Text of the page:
C for Yourself - part 52

Steve Mumford picks a path through the machinations of the Draw module

Following on from the article two months ago, this time round I'll take a closer look at some of the mechanics behind the Draw module. We know in essence what it's capable of - a simplified implementation of a Postscript-style drawing technique, the Draw module allows you to define and manipulate objects known as paths. These paths consist of straight lines, Bezier curves and move instruc- tions and many different parameters can be changed to affect their appearance - dotted and dashed lines are possible and the joins and ends of lines are also customisable.

In the May issue I introduced the range of different units that are utilised by the Draw module and mentioned two of the major SWI calls provided, Draw_Fill and Draw_Stroke. In fact, these are two offspring of a much more versatile function, Draw_ProcessPath, and have been provided so simpler operations can be performed without having to pass a whole load of redundant parameters to the parent function.

These SWIs operate on the same data structures; there are several that work together to fully define a path, including details of the path co-ordinates themselves, the fill style, the dash pattern and the path's caps and joins. We've already met the transformation matrix that's used to scale, rotate and position the resultant path.

The paths themselves are built up of subpaths and those are built up of separate units called elements. The best way to imagine this is to picture a screen with a straight line, a rectangle and a curve displayed upon it. All three shapes could be part of the same path (with 'move' instructions between each one) but each would exist as a discrete subpath.

The objects themselves consist of differing numbers of elements - the straight line could be described as a 'move' instruction followed by a 'draw' command, and the rectangle would just consist of one 'move' followed with four 'draw' orders. The curve is similar to the straight line although each segment would require more parameters, as the co-ordinates of the line's control points have to be stored as well.

So how are these paths stored in memory? The format is surprisingly simple and consists of a long block of words with a special terminator instruction at the end of the list. Each element is at least one word in length and this first word contains the element type (currently in the range 0 to 8). Most of the other elements you can use require parameters, whether they happen to be a pair of words giving the x and y co-ordinates for a move or draw instruction or a one-word address pointing to another memory block that holds the remainder of the Draw path.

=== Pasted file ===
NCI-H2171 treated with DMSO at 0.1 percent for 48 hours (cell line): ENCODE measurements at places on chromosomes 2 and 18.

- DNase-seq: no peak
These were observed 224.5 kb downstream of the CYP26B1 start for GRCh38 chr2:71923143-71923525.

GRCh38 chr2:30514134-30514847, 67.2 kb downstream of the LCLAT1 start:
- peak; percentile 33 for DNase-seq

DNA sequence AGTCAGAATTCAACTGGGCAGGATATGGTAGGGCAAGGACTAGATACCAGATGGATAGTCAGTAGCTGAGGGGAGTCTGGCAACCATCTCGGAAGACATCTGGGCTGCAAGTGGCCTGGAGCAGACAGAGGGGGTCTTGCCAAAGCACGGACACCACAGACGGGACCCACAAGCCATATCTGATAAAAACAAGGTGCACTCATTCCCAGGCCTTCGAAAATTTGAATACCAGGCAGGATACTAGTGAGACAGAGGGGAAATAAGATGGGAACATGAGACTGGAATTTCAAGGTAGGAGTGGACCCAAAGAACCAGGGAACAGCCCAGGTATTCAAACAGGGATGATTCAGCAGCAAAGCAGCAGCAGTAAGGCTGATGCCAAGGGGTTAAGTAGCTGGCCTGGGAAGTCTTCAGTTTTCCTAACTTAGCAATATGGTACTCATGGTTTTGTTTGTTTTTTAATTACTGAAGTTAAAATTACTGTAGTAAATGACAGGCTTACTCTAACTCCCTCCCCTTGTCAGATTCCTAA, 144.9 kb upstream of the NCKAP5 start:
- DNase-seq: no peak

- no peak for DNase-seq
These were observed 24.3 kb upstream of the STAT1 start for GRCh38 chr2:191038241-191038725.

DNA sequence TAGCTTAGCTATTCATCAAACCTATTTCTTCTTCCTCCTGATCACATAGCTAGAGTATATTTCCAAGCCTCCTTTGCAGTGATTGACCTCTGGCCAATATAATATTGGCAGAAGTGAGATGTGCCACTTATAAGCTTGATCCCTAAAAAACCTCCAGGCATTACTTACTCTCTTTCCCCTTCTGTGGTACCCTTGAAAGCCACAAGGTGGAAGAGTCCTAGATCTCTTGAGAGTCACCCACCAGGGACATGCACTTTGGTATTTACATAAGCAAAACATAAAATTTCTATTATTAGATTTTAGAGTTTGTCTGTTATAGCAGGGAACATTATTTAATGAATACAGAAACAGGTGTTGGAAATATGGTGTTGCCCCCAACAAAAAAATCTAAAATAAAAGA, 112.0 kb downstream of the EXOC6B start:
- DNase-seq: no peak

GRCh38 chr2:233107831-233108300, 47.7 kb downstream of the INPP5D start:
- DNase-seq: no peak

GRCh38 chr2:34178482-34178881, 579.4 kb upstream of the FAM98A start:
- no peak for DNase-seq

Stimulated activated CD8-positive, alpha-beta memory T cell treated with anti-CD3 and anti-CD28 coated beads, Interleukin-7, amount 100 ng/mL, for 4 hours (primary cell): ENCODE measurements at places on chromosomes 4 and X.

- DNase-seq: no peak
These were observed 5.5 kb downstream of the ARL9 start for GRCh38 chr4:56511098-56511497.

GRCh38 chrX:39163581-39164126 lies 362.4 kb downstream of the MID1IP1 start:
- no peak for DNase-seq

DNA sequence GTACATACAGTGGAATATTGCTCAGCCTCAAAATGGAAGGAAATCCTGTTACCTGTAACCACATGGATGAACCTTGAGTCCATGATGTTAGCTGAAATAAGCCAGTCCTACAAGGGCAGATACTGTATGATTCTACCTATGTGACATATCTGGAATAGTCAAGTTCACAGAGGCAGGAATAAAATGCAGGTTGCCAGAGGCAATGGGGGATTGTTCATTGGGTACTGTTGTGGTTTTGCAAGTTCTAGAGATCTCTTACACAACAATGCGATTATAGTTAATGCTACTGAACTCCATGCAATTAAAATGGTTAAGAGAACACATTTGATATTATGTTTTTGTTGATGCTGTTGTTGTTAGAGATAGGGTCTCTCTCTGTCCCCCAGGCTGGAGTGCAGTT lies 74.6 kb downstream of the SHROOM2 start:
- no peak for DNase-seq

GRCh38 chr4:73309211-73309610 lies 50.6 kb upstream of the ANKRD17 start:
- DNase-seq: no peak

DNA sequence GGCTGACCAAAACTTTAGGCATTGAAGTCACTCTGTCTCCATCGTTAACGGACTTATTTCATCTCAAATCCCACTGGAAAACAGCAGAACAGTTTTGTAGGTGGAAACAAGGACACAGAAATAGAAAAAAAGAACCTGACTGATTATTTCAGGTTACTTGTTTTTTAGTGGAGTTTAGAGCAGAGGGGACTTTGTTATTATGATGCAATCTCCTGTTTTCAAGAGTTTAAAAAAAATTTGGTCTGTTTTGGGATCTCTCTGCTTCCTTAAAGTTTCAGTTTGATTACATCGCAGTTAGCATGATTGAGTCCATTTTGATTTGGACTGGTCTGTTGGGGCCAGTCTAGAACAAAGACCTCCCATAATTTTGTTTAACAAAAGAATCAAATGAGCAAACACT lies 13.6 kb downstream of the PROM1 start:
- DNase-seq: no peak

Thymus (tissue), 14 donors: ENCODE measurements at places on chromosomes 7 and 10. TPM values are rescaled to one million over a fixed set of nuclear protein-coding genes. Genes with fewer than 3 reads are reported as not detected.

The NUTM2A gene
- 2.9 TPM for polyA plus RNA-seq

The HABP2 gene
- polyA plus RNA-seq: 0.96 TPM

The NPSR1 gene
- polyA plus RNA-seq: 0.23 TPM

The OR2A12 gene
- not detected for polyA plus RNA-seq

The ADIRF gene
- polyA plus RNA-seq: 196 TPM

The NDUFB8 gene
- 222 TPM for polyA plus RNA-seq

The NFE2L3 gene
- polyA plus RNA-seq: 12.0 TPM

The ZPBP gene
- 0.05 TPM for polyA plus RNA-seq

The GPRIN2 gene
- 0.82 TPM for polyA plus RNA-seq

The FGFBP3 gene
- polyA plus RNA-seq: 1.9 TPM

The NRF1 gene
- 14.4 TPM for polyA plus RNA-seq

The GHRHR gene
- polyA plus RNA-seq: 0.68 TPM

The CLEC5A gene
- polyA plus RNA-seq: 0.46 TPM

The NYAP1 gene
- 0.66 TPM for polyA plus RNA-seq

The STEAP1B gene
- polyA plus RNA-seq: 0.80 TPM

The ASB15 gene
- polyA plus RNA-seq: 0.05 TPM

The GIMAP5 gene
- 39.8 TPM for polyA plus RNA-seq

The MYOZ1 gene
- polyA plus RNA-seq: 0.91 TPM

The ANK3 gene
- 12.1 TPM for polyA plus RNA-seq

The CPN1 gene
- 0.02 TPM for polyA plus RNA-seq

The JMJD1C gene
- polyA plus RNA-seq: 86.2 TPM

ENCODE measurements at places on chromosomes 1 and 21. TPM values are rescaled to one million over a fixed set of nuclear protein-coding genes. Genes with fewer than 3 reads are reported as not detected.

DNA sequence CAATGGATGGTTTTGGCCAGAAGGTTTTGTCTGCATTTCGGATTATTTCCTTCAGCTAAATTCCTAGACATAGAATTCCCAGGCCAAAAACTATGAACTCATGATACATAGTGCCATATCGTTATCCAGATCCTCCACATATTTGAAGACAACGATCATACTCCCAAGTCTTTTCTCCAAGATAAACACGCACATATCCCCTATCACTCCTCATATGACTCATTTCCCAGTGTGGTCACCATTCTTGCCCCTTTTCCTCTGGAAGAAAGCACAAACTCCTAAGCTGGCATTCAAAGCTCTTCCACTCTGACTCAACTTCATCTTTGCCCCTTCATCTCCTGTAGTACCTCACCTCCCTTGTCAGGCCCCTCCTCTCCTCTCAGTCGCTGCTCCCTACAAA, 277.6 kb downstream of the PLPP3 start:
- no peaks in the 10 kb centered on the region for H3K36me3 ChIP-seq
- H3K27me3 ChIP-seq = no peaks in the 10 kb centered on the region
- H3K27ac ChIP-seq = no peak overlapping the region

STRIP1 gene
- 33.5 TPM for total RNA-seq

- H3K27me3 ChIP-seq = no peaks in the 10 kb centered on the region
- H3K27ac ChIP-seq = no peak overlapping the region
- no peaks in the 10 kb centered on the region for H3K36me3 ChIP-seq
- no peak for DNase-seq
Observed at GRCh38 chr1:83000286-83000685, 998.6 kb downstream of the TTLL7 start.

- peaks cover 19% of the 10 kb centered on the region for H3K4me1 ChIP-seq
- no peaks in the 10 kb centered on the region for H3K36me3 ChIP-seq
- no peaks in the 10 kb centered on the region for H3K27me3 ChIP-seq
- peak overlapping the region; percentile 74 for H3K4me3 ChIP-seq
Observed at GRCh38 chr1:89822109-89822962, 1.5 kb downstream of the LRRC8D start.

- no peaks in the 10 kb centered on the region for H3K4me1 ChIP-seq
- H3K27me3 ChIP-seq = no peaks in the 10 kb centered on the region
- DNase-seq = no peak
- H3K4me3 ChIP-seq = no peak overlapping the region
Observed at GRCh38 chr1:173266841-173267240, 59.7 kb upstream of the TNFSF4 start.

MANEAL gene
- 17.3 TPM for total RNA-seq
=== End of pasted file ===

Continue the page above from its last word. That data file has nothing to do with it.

Consider the following memory block - it contains four elements and draws a single straight line from (5000, 5000) to (7000, 8000) in 'user co-ordinates', which are converted to Internal Draw units by placing appropriate scale values in the transform matrix.

0:    2
+4:   5000
+8:   5000     (move to 5000, 5000)
+12:  8
+16:  7000
+20:  8000     (draw to 7000, 8000)
+24:  4        (close current subpath)
+28:  0
+32:  0        (close path)

Once a path has been stored in memory, you're free to plot it to screen, printer or memory using one of the supplied SWIs. Draw_Stroke renders a path and sends it to the VDU, changing the line style where necessary, adding caps and joins and 'flattening' the path so the curves displayed on screen are a good approximation to their mathematical descriptions held in memory. Draw_Fill does the same, but fills in any closed subpaths as it goes. Both commands will use the currently selected VDU colour and neither will plot outside the current graphics window.

Although Draw_Stroke takes values in registers R0 to R6, most of these are optional or provide defaults and the only crucial ones are the pointers to the Draw path itself in R0 and to the transformation matrix in R2. R1 holds the fill style, a word whose bits determine which winding rule is used, and whether boundary pixels are filled, but supplying a value of 0 indicates a standard fill is to be used.

The same goes for the flatness and line thickness in registers R3 and R4; a flatness value of zero asks the Draw module to make a sensible guess given the current screen resolution and a thickness value of zero indicates that the lines should be as plotted as thinly as possible. 'Thin' lines don't need cap or join information; if this was required, a pointer would be stored in R5. Draw_Fill is almost the same, although it only accepts values in registers R0 to R3 since you can't specify line thickness or style with this SWI.

That's all for this month. I hope the material in the last few issues has provided you with the information to be able to plot and manipulate Draw paths and files in your own programs. I'll be utilising these techniques next month when I start putting the framework of our label database together.

Source: Acorn User - 196 - July 1998
Publication: Acorn User
Contributor: Steve Mumford